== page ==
Winston-Salem chronicle. (Winston-Salem, N.C.) 1974-current, June 11, 2015, Page B7, Image 17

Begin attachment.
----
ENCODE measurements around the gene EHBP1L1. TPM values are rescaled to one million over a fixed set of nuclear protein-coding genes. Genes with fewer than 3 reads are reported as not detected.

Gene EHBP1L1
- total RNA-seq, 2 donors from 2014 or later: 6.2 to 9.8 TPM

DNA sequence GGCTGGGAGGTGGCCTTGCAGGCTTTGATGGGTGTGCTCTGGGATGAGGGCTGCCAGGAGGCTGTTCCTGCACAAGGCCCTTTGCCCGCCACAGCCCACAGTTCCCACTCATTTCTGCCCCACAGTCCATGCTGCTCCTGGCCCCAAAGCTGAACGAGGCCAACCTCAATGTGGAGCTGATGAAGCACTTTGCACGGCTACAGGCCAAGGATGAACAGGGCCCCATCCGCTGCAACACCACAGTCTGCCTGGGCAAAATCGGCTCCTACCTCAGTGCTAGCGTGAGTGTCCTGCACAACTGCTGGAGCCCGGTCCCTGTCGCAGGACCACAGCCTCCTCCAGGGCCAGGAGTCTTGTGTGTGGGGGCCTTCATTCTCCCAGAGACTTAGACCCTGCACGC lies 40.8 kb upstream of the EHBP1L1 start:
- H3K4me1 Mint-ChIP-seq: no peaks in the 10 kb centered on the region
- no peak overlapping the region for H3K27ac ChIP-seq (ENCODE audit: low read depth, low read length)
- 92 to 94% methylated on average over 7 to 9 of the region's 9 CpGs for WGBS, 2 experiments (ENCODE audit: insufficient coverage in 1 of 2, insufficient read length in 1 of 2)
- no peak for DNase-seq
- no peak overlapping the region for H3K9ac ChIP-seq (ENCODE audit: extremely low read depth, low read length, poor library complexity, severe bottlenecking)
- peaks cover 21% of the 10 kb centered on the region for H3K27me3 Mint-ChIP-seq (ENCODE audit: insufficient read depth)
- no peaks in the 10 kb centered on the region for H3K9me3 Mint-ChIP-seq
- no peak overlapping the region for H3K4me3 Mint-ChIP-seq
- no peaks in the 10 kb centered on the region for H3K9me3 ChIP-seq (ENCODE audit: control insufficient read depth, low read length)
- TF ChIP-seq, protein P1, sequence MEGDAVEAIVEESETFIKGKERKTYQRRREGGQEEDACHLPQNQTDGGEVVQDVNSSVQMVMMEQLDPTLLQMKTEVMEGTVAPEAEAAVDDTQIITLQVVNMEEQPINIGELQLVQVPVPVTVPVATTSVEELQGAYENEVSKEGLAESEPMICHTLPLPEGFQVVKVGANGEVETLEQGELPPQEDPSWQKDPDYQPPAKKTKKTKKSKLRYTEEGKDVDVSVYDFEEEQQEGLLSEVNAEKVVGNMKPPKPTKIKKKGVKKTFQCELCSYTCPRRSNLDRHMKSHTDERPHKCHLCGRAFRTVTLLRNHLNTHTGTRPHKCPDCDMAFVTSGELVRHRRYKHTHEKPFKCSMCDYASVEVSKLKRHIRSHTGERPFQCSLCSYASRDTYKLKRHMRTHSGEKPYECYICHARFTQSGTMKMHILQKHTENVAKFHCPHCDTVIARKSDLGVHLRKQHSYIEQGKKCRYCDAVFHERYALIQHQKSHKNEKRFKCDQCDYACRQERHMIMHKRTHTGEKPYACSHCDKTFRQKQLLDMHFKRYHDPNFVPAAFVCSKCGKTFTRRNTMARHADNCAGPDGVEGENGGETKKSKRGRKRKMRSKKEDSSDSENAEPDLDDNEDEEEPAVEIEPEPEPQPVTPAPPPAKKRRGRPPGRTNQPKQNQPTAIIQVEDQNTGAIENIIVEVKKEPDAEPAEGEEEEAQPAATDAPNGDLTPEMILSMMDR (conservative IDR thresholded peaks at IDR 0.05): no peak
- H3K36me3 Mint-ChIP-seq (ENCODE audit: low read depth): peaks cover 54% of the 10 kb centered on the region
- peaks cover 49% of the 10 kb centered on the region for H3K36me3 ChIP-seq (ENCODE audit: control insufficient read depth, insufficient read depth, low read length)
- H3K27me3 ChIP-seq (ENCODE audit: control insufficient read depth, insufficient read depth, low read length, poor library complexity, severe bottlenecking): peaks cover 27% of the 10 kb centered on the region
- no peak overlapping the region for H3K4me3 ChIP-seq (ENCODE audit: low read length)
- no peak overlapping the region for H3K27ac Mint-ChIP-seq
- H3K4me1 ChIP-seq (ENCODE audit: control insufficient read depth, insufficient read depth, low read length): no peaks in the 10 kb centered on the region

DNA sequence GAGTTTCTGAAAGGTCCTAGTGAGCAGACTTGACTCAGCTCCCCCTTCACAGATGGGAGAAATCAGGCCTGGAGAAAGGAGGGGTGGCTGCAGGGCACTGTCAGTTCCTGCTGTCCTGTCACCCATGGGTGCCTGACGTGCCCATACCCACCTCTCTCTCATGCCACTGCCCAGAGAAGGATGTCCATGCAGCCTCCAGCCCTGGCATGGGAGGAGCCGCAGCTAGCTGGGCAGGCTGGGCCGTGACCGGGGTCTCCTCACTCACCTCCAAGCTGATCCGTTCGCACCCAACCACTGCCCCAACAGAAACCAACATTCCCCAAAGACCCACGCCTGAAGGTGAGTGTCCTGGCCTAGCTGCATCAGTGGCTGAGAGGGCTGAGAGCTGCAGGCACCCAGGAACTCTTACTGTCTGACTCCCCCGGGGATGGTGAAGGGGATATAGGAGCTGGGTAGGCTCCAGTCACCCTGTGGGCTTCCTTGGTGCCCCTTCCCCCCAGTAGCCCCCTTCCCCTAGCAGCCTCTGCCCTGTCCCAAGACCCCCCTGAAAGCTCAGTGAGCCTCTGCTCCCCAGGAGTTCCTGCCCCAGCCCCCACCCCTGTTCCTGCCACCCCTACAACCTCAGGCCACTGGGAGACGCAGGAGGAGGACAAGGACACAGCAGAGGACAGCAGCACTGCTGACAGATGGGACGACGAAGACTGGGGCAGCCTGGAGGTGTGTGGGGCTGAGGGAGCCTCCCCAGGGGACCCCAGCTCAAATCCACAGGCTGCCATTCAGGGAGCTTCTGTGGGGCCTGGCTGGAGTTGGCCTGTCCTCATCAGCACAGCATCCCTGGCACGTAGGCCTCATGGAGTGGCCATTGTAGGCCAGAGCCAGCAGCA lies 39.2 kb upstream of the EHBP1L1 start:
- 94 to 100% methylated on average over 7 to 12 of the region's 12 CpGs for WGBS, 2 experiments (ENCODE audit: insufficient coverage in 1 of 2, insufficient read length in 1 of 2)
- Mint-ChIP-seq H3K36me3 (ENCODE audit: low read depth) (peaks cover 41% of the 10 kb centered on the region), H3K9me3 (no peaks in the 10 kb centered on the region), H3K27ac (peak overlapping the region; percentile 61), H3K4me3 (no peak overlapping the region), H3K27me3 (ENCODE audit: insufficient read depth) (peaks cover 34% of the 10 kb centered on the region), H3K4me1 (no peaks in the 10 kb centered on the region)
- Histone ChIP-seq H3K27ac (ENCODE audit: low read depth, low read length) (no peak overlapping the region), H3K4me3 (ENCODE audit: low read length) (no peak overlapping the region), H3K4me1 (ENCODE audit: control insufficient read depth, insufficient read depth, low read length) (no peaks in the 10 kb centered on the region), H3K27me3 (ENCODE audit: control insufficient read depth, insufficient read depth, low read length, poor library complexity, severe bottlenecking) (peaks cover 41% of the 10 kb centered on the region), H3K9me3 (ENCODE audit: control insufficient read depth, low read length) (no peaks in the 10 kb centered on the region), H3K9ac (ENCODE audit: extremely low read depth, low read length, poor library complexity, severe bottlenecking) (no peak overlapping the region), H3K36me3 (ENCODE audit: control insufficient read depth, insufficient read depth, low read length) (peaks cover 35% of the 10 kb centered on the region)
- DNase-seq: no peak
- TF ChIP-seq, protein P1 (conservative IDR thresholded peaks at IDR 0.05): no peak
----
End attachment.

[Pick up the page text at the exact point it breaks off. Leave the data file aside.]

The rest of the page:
Winston-Salem Foundation announces award winners ^UHi Submitted Photos ECHO award winner Jake Denton ECHO award winner Terry Hicks SPRQALTOTHE chronicle The Winston-Salem Foundation announced the recipients of the 2015 Winston-Salem Foundation Award and the 2015 ECHO Awards at its annual Community Luncheon with a record-breaking crowd of 1,100 people. A video link to his pres entation as well as his Powerpoint presentation is available on the Foundation's website at www.wsfoundation ,org\20 15communitylunch. The recipients, announced May 6, are as follows: 2015 Winston-Salem Foundation Award: Woody Clinard 2015 ECHO Awards: Books for Dudes, Jake Denton, Terry Hicks, WinstonNet 1 ne Keynote speaker was John McKnight, co director of the Asset-Based Community Development Institute and professor emeritus of Education and Social Policy at the Northwestern University Institute for Public Policy Research in Evanston, Illinois. His remarks focused on how the Winston-Salem community can make its neighborhoods stronger through asset-based, as opposed to deficit-based, approaches, and he stressed the importance of returning to a village-based approach as we seek to positively impact the crucial develop ment of our youth. The Winston-Salem Foundation Award This award was estab lished in 1996 and is given to individuals who demon strate the Foundation's val ues of generosity, excel lence, inclusion, and inftgrity along with vision ary leadership in a commu nity activity or on behalf of a community organization, particularly in the recent past. Woody Clinard "is a tremendous example of a person who finds seeds of opportunity in our commu nity and who works collab oratively with others to feed and nurture them," the Foundation says. "He is often found in our commu nity tutoring children, get ting projects started, attend ing teacher workshops, supporting fundraisers, and mentoring youth and adults alike. "A native of Winston Salem, Woody has nurtured many community organiza tions and efforts over the years, including El Buen Pastor and the Hispanic League. His generosity is a sign of his desire to create positive change in the world, a value he shared with his wife, Helen, who passed away in 2013. Those close to Woody will tell you that in his very large heart there lies a special place for public education and for Hispanic youth and their families." Clinard is credited for helping to energize and revitalize (Jld Town Elementary School in part to his passionate interest and leadership. Not only did Woody's financial sup port fund among other things, materials, and a visit by education expert Eric Jensen, teacher trainings by a Jensen colleague, leader ship training for teachers, and three iPads for each classroom, but also created the "Change the World" movement at the school. Principal Rusty Hall, who nominated Clinard. sums up Clinard's nomina tion best by saying, "I have found a champion for edu cation, and an agent for change - for real change. I have found a new role model to emulate in all that I do." With this very well deserved recognition comes a $10,000 Foundation grant, which Clinard has designated to 10 organiza tions: Bread for the World, a El Buen Pastor Latino Community Services, CHANGE, Children of Vietnam, Forsyth Education Partnership, The Hispanic League, Interfaith Winston Salem, Planned Parenthood of the Triad, the Augustine Project at Read WS, and the World Relief for Anti Human Trafficking program. 2015 ECHO Awards The Foundation and ECHO Network jointly pre sented the 2015 ECHO Awards to four recipients who are creatively building social capital. Each recipient is uniquely connecting peo ple and building trust among people in order to make our community stronger and each will receive $1,000 to grant to a nonprofit organiza tion of their choice. ? Books For Dudes is Forsyth County Public Library's book club for men. Members are encouraged to share their own literary finds, thoughts on current events and personal stories. They range from recent high school graduates to retirees and from the unemployed to businessmen - resulting in close, trusting relationships and bridging social capital among this diverse group of community members. ? Jake Denton is "a one person social capital machine," who lives out his values and builds trust among many. Jake's involve ment with Habitat for Humanity of Forsyth County has ranged from being a vol unteer/neighborhood organ izer to currently serving as an AmeriCorps National Service member. He has built trusting relationships with his neighbors and with Habitat homeowners and volunteers from diverse race, age, class and social circum stance. Denton demonstrates an innate ability to connect with others in an open and genuine way that has erased stereotypes while creating greater understanding in our community. ? Terry Hicks is a choral music teacher by trade, but his social capital-building impact ripples through gen erations. For over 25 years he has encouraged students at R.J. Reynolds High School to create lasting bonds across race, class, neighborhood, religion, stereotypes and even high school cliques, in the pursuit of making beautiful music together. Hicks' community outreach extends beyond the classroom walls through community performances. His nomination was echoed by dozens of former stu dents. parents, teacher col leagues, and community members whose lives he has touched and whose minds he has opened. ? WinstonNet provides invaluable local leadership on a broad range of issues related to technology in our community, including its work to close the "digital divide" by ensuring that all Forsyth County residents have affordable and conven ient Internet access and training opportunities in free computer labs. It has also created strong connections A between local universities, community colleges, the school system, governmental agencies, and nonprofits. WinstonNet is building social capital by bridging the technology gap, and by offering positive and life changing interactions among individuals that are unlikely to exist without the labs and online access. About The Winston Salem Foundation The Winston-Salem Foundation is a community foundation that supports charitable programs in the greater Forsyth County area. Founded in 1919 with a $1,000 gift, it now adminis ters about 1300 funds and had total custodial assets of $384.3 million at the end of 2014. In 2014, the Foundation granted $24.8 million to charitable causes, over $2 million of which was through the Community Grants program. Learn more at w ww. wsfoundation .org. (L-R) Winston-Salem Foundation (WSF) President Scott Wierman, award win ner Woody Clinard and WSF Committee Chairwoman Janet Wheeler. ECHO award winner Books for Dudes ECHO award winner WinstonNet NORTH CAROLINA'S Pre-College Program FIRST LEGO league The Center for Mathematics, Science and Technology Education (CMSTE) NC Mathematics and Science Education Network (NC-MSEN) 2015 Lego Robotics Camp Join .us to build Lego Robots, complete with motors and sensors! Then write programs and watch It CHOMP, SPIN, ROAR, KICK, LIFT and morelII For Middle and High School Students (grades ?MO*) When: July 20-24, 2015; l:00a.m.-5:00p.m. Where: Winston-Salem State University Cost: $150.00 (lunch will be provided each day) Deadline for enrollment: July 15,2015 For further Information about the program please refer to the website: www.wssu rdu/ru mien and select robotics camp or call 336-7SO-2996/299S.